Coastal Sustainability Institute > Partnerships > Creating an interdisciplinary solution to sustainable fish farming

Creating an interdisciplinary solution to sustainable fish farming

Joseph Ayers believes industrial fishing—trawlers, in particular—poses one of the greatest threats to coastal ecosystems. Trawlers’ nets scoop up not just the targeted fish species, but other fish and marine life that make up healthy coastal habitats.

Ayers, an expert in the behavioral neuroscience of marine life and the son of a fisherman, wanted to devise a more sustainable way to farm fish. (Fishing, he notes, is a better food source than meat production, which consumes large amounts of natural resources and generates methane gas.) But Ayers knew the task was too complex to handle alone. So he enlisted a team of eight collaborators.

The team is developing a donut-shaped “tank” that is 60 feet in diameter and is suspended in a carbon-fiber frame that is lightweight yet strong. The system, which has a provisional patent, solves several problems that plague typical open-net fish-farming systems. It is enclosed to protect fish from disease and prevent them from escaping. It has a bioreactor to safely remove and recycle fish waste. Its microbubble aeration system keeps oxygen flowing to fish, even at great depths. It has vertical buoyancy units that allow it to pop to the surface every week or two to be refilled with fresh food. The system can be folded up like origami to easily transport it from site to site.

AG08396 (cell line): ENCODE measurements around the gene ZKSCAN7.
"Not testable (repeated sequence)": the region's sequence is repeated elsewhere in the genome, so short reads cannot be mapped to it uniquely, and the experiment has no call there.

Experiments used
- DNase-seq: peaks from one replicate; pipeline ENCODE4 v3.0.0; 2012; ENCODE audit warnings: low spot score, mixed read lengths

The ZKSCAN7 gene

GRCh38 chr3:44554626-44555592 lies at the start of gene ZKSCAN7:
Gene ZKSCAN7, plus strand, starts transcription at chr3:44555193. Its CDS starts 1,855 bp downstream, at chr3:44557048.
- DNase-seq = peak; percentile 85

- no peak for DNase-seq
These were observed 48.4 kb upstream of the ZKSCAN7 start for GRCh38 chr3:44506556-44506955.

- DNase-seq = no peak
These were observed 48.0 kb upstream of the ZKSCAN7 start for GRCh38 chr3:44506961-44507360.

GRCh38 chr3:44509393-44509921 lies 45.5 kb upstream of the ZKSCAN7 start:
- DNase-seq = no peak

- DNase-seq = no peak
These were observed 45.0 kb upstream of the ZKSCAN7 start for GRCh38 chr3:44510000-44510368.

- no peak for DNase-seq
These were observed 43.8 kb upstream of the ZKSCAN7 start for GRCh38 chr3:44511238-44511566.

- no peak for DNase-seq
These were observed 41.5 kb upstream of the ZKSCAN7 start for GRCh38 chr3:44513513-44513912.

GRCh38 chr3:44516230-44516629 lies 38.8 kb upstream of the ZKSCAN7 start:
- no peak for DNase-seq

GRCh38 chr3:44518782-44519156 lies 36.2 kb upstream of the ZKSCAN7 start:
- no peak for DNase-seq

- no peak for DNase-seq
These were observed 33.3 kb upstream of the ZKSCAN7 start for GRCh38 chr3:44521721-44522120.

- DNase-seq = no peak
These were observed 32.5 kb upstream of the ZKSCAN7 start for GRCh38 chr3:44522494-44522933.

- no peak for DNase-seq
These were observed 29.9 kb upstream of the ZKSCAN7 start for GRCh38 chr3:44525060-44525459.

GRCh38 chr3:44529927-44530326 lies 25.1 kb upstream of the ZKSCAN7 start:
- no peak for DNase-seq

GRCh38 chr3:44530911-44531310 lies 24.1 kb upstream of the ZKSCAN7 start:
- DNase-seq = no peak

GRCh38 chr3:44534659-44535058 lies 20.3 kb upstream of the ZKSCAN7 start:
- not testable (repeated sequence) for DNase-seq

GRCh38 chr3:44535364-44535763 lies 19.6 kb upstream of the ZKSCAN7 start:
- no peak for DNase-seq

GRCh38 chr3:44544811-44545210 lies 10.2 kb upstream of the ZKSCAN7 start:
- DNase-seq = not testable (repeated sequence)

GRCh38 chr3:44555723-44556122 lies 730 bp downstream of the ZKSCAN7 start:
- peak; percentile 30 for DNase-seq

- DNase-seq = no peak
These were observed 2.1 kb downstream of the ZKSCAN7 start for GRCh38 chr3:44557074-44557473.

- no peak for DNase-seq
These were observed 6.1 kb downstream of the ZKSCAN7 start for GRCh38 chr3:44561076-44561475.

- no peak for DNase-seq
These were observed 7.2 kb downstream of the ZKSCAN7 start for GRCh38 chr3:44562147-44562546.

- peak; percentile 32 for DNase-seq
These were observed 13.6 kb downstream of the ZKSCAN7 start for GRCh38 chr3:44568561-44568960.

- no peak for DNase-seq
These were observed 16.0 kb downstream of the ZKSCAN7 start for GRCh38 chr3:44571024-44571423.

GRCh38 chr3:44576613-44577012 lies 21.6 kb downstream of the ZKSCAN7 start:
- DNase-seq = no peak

The device can go as deep as 150 feet and grow as much as 100,000 pounds of fish in a typical 18-month growing season. And it is also almost fully autonomous, requiring little manual labor.

“We’re working on making the system fully autonomous, so an operator can look on his mobile phone and monitor the fish and habitat quality in the tank,” Ayers says.

Each team member worked on a specific piece of the innovation. For example, CSI fisheries expert Jon Grabowski identified fish species most likely to thrive in the system. CSI engineer Jerome Hajjar strengthened the tank’s frame. CSI professor Amy Mueller is developing water-quality sensors. Ready Containment, a Florida company that produces military-grade equipment, has helped design the tank. CSI’s Steven Scyphers examined the socio-economic forces at play in the fish-farming industry to determine which fishermen might be interested in the device. Northeastern business professor and startup expert Marc Meyer is assisting with a business plan.

“Finding people whose capabilities complement each other was the key to success on this,” Ayers says. “[The interdisciplinary team] has this incredible body of expertise that created something better than the sum of its parts.”

Contact faculty researchers Joseph Ayers, Jon Grabowski, Jerome Hajjar, Amy Mueller, Steven Scyphers, and Marc Meyer.

Author: CSI Staff